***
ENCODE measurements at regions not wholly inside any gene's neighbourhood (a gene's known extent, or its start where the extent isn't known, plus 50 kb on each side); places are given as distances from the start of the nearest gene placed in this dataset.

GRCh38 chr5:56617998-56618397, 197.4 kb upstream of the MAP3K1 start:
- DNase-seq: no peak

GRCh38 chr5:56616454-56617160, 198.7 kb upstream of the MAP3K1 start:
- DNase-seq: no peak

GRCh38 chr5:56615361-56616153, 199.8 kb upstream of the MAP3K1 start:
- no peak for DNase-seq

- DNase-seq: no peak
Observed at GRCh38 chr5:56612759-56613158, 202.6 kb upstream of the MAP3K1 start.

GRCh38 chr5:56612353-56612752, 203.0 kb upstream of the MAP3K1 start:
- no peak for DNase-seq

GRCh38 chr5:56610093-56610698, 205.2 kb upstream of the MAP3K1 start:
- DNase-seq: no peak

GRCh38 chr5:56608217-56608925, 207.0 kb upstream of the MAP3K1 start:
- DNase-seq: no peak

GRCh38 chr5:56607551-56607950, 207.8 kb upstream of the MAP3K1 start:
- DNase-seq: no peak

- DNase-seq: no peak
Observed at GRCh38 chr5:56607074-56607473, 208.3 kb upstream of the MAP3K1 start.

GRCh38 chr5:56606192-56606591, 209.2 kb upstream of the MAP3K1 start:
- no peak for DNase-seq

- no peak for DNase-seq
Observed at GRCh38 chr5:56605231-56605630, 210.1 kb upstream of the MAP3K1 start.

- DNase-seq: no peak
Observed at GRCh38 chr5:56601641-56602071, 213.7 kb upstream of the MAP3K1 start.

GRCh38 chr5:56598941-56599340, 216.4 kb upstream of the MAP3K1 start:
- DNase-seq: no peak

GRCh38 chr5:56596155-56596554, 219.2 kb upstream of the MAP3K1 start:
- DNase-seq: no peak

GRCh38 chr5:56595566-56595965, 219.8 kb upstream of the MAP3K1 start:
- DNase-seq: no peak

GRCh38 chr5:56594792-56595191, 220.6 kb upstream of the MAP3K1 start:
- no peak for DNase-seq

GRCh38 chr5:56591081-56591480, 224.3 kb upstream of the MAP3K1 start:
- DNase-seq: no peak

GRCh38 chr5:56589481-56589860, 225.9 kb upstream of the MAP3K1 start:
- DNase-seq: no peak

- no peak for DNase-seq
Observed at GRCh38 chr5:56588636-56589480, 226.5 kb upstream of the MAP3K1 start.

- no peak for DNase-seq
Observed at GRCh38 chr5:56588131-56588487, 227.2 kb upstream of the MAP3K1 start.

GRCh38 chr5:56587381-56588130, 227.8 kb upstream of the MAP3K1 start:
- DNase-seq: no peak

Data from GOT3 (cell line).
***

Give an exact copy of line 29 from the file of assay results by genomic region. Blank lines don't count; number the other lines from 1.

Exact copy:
- DNase-seq: no peak